The 21st Century Retooling of the Church – Part XXXI
This past week, our local pastor taught from Titus 2, exhorting what older men and women and the younger men should do, their roles and responsibilities. There were six bullets of what older men should do, five bullets with five sub-bullets for older women, only one for young men, and young women weren’t even mentioned. The only thing for young men was “self control”. I joked with a friend that as an older man more is expected of us, and for a young man it is controlling his testosterone level! Older women are to guard their young ladies from these young men! We all laughed.
But as I thought about it later, I realized that growing up has its challenges and its benefits. There are men in their 30’s, some even older, who still play video games all day and are going nowhere. They need to “grow up”. Often the only difference between a father and his son is the price of their toys. The father’s need to “grow up”. The Bible says, “Once I was a child, and thought as a child, but now I have put childish things away.” There is a time to put away those childish things and “grow up”.
If the 21st Century Church wants to be effective, then many of its believers need to “grow up”. We call ourselves “children of God” and often revel in remaining a “child” in the process called sanctification, or spiritual growth. I once was in a small group made up of six adults and fourteen children. Most of our efforts were taking care of the fourteen children rather than continual development of the six adults. The church often finds itself in the same situation, spending most of its time and energy on the “children of God” rather than helping them in their spiritual growth toward “the maturity of Christ”, in their effort to be more Christ-like.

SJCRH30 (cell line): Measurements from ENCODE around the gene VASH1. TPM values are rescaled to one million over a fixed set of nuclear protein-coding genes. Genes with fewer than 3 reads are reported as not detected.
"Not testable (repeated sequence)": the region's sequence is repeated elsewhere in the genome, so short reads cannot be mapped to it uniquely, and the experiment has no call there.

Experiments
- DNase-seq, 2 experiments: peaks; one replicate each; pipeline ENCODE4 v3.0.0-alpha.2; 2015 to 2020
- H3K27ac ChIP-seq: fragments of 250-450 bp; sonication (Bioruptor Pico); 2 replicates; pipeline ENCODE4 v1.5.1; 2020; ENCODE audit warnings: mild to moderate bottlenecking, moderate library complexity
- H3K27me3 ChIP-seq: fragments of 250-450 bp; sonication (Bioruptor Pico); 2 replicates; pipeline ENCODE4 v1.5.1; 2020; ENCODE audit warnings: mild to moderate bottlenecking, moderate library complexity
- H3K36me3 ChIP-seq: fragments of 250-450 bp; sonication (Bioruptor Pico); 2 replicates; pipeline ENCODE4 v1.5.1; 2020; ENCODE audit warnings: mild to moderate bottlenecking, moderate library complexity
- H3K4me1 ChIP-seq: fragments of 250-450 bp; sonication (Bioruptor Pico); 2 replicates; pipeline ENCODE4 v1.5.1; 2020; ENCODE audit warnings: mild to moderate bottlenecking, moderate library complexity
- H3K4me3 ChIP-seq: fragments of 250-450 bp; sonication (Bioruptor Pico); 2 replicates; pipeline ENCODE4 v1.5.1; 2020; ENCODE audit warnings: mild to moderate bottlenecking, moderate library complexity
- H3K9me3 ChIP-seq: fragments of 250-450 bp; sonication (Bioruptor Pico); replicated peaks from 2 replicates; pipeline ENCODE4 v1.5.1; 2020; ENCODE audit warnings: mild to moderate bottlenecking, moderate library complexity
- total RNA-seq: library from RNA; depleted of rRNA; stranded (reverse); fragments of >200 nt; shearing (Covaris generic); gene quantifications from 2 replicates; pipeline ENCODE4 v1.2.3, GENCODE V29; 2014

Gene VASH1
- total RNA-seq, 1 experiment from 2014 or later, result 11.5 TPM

The church needs a new mindset on how to “develop” a Christian from childhood to adulthood. Educational and intellectual knowledge is not enough. I truly believe Ephesians 4 holds the key to this development of “equipping, preparing, the saints, the believers, for the work of the service” in an effort to bring unity in the Body of Christ and Christ-like maturity to the individual believer.
The 21st Century Church needs to take the birthing process of an evangelist, to the nursery and preschool care of a new believer through a pastor/shepherd, through spiritual adolescence with the teacher and prophet, to the release of adulthood through an apostle. “Growth toward Release” is the goal of the five fold in developing a believer. Like a child who trusts and is dependent on his father for his care and development, the Christian believer trusts the Church for his care and development in teaching him how to trust their “Father”, God, as Jesus taught and modeled throughout his life. If the Church teaches a believer to “trust” the Holy Spirit, the spirit of Jesus Christ, the Spirit of the Father God, the believer can then be released to do the work of the service because he is prepared, equipped.
Instead of focusing on programs, church services, styles of worship, staffing needs, and doctrinal differences like the church has done in the last two centuries, the 21st Century Church needs to focus on the preparation, the equipping, of Christian believers, their development from being a “child” of God to being “mature” in the likeness of Christ.